MailChimp Form Class

The class MWP_Form will hold the code for rendering the MailChimp form and also to render any errors attached to that form. Open the file inc/class-mwp-form.php and let’s add this:

The constructor method will just assign the ID we pass when instantiating our class to the attribute $form_id. Now, let’s create a method that will display errors if there are any:

Here, we are using our helper function mwp_get_form_errors to get the errors for that form. If there are any errors, we will render them.

The only thing we have to do now for our class is to define a method to render our form and the errors in it:

We have also wrapped our form inside a .mwp-subscribe-form. This element will be used to render the form with React, but that will come later in this series. By rendering the form without the React, we have a nice fallback that will work just fine if the JavaScript doesn’t load.

So, now if we render our form and our user submits it, we need to handle the subscription process.

Helper functions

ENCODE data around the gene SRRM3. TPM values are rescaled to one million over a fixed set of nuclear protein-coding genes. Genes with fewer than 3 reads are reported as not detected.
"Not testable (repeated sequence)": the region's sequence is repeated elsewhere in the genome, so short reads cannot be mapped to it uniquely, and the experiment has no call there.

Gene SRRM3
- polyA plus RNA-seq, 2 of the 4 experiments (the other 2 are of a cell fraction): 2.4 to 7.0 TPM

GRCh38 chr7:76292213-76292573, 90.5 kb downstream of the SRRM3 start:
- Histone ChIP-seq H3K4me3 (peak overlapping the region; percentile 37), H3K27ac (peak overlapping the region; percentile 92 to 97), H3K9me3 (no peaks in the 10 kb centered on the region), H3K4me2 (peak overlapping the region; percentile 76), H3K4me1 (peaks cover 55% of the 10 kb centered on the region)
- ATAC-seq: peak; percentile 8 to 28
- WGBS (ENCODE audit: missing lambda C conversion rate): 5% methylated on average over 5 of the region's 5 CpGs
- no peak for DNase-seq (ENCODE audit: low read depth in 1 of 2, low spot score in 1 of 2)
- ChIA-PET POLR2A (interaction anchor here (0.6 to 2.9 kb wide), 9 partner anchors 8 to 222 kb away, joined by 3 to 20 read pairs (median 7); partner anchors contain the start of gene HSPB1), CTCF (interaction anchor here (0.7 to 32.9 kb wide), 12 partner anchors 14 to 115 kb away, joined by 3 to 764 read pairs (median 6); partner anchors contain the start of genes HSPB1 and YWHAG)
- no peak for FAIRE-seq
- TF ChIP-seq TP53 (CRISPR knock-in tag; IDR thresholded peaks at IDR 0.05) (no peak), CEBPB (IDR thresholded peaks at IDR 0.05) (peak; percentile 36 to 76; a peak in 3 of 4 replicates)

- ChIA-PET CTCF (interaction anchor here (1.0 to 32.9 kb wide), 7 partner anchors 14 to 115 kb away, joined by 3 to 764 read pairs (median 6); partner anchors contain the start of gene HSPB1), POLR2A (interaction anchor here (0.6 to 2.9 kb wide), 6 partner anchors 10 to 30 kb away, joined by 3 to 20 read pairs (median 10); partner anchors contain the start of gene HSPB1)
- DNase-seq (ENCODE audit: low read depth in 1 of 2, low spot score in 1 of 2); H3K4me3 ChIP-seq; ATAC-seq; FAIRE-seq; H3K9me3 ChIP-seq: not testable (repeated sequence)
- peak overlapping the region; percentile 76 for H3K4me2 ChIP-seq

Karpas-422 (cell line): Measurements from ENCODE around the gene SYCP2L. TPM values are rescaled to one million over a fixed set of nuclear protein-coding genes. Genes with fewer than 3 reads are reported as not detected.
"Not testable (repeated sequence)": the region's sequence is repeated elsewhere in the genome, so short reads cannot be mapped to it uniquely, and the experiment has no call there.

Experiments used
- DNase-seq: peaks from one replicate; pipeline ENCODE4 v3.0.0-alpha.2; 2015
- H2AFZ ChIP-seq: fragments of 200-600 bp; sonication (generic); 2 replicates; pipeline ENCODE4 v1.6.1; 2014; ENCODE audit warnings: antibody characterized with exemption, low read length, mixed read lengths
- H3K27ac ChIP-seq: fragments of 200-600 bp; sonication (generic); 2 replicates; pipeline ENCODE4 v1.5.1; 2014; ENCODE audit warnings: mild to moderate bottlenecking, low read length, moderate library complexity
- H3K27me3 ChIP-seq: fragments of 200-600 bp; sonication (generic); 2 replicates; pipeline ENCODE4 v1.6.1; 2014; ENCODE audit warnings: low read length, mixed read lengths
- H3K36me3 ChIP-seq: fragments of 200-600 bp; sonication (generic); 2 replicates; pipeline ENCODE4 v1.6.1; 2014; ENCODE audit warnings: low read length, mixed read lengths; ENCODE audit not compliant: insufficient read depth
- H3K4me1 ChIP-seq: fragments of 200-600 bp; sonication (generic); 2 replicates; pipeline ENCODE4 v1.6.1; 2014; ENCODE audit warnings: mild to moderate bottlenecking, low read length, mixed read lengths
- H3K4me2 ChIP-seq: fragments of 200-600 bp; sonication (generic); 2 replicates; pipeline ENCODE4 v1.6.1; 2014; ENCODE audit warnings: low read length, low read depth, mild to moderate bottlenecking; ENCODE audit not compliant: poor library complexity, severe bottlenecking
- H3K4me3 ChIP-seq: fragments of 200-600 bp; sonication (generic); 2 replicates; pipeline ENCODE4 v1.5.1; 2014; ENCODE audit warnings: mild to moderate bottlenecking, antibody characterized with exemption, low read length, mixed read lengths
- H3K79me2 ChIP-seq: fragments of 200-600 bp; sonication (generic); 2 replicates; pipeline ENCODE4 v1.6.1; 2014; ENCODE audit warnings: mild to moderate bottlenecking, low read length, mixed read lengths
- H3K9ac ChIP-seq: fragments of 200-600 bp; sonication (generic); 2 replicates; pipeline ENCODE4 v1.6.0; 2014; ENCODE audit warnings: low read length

Now that we have our class, we can render it. We also need a way to get the list id from our MailChimp form. We will create two helper functions to render the form or get the list from the form:

MailChimp Form Subscription Process

When our form is submitted, the global $_POST variable will contain a key mwp_subscribe_form_submit with the MailChimp form ID as the value. We will check that in the init action hook. Let’s add a new function to that hook in the method hooks of our main plugin class:

We now need to define the function mwp_subscribe_user_on_form_submit. This function will be defined in the file inc/functions-form.php.

In this function we check if a MailChimp form is submitted. If it is, we are getting the values and assigning them to the appropriate variables $form_id, $email, $name. These variables are then passed as parameters to the function mwp_subscribe_user().

If the user has subscribed successfully, we will redirect the user to our redirect link (if there is any). Let’s now define the function mwp_subscribe_user():

This is the summary of this function:

  • Define the defaults of the variable $result
  • If the $name is empty, we are adding an error